If you could, which contemporary politician would you ask to explain himself? Might you ask Donald Trump how he can sleep at night? Would you ask some of the UK party leaders how they can bring themselves to tell such blatant porkies? I’d like to ask Vladimir Putin why – after the fall of the Wall and Europe’s promising dawn – he has redoubled Russia’s efforts to undermine European unity?
Thirty years have passed since I made my original Stalin’s Nose journey from Moscow to Berlin, at the dawn of a new age. In 1989 the fall of the Wall was followed by the collapse of the Soviet Union. Seventy years of totalitarianism ended almost overnight and Europeans embraced the idea of a borderless continent, believing that they had changed the world.
In those euphoric days I explored lands that were – for most of Westerners – the forgotten half of Europe. In East Germany, Poland, Hungary, Romania and Russia itself, I met people who hadn’t spoken to a foreigner in decades, who opened their hearts and told me stories of lost years, ruined lives and secret policemen. In Czechoslovakia, I heard Václav Havel — the imprisoned playwright who’d become president – herald the birth of ‘a Europe in which no one more powerful will be able to suppress anyone less powerful, in which it will no longer be possible to settle disputes by force.’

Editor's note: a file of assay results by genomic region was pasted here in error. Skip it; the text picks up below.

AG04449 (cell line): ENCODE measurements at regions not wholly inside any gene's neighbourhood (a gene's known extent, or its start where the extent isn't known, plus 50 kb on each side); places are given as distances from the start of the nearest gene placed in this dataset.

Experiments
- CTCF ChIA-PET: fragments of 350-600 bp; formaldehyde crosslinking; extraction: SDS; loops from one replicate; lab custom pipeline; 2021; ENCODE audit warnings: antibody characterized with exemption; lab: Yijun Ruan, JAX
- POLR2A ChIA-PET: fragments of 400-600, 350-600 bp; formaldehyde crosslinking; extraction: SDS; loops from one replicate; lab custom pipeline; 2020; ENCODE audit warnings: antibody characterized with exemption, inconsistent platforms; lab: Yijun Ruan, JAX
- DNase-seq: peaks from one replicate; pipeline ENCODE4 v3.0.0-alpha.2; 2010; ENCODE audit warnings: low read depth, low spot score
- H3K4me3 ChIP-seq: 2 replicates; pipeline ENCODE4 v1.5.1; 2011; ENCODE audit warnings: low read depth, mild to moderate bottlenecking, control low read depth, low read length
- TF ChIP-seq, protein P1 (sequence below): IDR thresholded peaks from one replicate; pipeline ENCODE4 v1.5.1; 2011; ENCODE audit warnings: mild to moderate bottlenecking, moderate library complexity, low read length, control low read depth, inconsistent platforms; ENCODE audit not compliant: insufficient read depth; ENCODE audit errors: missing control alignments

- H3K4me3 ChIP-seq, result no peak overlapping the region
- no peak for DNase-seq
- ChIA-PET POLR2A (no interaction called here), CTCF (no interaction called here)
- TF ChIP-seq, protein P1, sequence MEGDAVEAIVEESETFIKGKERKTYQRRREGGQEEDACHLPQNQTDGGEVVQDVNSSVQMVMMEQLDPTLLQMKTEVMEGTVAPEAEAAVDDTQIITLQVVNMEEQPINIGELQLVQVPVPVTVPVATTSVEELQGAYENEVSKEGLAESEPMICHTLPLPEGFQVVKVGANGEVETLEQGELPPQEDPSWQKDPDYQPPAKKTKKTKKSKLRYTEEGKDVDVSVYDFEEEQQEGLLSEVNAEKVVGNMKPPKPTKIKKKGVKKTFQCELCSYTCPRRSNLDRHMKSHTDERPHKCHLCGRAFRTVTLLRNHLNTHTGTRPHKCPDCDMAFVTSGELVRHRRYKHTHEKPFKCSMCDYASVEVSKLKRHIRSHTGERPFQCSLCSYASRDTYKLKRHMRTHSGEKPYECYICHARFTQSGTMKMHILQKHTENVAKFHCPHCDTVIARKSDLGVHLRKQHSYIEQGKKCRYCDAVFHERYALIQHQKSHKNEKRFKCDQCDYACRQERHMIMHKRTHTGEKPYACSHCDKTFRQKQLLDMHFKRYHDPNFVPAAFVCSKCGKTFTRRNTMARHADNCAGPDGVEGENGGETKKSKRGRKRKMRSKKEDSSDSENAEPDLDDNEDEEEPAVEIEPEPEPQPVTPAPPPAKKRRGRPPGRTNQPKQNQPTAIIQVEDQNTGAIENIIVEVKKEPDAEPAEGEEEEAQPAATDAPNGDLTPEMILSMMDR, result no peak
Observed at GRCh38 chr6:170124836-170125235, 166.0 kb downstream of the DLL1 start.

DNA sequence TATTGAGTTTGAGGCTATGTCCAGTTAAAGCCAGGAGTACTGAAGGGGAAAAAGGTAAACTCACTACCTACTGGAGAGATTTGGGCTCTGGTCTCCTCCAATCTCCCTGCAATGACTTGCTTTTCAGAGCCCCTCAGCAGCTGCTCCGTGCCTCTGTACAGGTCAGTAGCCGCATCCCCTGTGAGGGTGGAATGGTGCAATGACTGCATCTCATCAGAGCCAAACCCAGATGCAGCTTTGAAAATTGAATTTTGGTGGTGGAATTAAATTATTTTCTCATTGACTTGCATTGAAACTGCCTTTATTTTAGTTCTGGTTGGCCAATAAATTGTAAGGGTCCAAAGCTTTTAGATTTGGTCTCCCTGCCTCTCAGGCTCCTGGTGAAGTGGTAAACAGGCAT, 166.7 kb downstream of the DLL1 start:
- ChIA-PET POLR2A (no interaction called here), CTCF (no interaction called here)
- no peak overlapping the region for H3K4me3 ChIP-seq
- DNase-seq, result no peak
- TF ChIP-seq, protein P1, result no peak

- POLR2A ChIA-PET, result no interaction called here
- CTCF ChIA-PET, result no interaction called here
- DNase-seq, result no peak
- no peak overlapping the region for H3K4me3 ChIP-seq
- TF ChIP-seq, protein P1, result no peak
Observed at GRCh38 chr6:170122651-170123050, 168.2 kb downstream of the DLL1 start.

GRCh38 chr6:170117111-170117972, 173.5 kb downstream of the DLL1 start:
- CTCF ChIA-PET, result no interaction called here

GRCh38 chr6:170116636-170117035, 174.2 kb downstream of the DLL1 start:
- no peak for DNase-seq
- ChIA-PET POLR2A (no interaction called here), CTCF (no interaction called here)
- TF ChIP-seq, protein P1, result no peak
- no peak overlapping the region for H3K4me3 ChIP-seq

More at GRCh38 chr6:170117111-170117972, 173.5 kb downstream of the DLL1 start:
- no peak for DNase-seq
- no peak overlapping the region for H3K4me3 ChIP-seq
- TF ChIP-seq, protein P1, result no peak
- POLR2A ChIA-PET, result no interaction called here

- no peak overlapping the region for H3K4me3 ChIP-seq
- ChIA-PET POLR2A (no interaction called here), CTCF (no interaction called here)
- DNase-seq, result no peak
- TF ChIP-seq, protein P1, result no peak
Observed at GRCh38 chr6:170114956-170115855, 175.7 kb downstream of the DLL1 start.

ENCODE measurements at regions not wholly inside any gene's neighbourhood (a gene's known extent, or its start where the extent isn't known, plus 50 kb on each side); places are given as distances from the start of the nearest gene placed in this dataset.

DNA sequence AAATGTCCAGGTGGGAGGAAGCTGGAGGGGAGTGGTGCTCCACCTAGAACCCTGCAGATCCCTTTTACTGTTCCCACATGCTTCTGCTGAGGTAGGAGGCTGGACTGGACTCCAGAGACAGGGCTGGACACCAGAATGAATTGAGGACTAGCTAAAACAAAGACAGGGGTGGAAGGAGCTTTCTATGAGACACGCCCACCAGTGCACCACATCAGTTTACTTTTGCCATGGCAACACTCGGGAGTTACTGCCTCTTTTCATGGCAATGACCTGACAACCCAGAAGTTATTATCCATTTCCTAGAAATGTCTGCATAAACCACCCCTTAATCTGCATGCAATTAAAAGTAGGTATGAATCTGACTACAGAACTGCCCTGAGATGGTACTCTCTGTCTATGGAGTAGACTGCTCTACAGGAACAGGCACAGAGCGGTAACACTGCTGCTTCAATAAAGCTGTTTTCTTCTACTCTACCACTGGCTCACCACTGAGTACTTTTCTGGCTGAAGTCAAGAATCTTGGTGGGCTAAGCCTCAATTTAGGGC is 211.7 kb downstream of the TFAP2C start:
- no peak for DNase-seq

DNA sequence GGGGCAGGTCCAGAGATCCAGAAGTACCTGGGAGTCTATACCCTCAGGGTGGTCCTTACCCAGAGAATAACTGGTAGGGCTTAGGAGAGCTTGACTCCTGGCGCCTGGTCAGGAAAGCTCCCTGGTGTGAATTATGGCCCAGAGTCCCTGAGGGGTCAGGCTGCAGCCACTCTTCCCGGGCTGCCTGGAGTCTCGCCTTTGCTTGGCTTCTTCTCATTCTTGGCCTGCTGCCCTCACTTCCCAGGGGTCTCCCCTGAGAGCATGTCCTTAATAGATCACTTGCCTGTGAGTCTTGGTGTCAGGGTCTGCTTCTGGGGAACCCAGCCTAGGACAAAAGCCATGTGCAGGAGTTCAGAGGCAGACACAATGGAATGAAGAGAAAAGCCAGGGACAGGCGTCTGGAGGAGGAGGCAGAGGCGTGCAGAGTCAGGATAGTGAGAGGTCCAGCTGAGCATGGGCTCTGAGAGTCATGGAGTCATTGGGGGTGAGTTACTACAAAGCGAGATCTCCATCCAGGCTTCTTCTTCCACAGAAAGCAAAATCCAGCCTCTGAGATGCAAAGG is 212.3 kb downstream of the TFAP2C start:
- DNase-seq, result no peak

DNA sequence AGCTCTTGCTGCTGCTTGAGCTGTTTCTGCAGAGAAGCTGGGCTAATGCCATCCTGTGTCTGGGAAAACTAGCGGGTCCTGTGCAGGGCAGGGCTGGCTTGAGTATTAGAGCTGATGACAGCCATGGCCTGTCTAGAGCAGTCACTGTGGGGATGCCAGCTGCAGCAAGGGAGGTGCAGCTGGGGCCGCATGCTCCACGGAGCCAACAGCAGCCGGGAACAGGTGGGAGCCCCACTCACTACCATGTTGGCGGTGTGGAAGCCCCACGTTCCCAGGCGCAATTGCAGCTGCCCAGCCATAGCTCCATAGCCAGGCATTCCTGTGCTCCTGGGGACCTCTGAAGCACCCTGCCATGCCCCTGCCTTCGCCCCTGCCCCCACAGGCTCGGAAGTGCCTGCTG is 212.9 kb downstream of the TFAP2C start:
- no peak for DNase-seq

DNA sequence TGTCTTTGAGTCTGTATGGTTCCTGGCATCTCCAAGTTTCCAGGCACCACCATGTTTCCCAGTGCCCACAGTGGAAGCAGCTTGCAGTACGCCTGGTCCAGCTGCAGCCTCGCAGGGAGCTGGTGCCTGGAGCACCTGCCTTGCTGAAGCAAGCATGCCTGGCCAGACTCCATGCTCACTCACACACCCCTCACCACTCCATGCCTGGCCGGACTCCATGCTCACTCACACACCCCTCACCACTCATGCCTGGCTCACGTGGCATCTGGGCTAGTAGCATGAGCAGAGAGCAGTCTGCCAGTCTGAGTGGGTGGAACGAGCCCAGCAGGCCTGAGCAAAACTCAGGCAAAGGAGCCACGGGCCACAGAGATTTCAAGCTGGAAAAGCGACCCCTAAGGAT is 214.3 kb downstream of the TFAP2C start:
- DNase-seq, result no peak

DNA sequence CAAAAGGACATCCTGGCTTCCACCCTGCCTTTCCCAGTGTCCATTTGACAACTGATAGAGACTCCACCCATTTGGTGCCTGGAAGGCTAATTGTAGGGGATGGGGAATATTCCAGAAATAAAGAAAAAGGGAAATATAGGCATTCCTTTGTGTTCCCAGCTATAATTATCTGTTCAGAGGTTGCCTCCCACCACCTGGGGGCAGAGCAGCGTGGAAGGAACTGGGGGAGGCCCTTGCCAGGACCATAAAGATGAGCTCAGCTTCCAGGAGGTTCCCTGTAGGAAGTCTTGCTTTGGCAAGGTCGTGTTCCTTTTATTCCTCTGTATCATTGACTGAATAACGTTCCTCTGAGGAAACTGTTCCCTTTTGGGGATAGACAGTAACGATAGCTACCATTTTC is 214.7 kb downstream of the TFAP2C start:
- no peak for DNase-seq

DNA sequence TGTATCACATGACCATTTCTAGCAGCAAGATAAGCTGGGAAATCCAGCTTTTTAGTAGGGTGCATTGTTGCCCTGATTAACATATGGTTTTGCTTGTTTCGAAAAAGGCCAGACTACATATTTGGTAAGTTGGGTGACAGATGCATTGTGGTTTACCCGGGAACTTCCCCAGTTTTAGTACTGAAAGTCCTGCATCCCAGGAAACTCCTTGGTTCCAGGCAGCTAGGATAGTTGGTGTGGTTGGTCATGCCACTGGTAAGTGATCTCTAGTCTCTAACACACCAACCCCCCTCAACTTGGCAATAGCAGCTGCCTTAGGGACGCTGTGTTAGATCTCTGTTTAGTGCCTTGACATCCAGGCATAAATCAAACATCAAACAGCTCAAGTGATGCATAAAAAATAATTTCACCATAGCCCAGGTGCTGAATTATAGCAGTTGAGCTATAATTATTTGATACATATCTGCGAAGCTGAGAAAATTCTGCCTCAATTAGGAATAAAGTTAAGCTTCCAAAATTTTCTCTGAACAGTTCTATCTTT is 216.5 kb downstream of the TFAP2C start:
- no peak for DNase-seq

How could it have been otherwise? My generation had grown up in the shadow of the Second World War, haunted by the ghosts of its sixty million dead. We’d come of age during the Cold War, with half a continent imprisoned behind a wall. Our response was to value individual liberty above tribalism. We couldn’t have borne the loss of more fathers and uncles, to see our brothers die in the name of the old demons. So we celebrated when former adversaries drew back the Iron Curtain.
Thirty years on, I’ve retraced my original journey, backwards, to ask what became of our faith in the healing power of openness and reconciliation? Why – after liberating themselves from Soviet tyranny – have Russians surrendered their freedom for Dictatorship 2.0? How could so many of us in the West have fallen for the populists’ lies and spin, dragging democracy to this precarious present moment?
It’s sobering to realise that in 1989, the year when the Wall fell, 11 countries had border walls or fences. Today there are more than 70 around the world. I’ve written Pravda Ha Ha to find a way to keep faith in tolerance, empathy and the promise of the future, despite the rise of chauvinism and xenophobia, the echo of marching boots and the shadow of Brexit.
November 1, 2019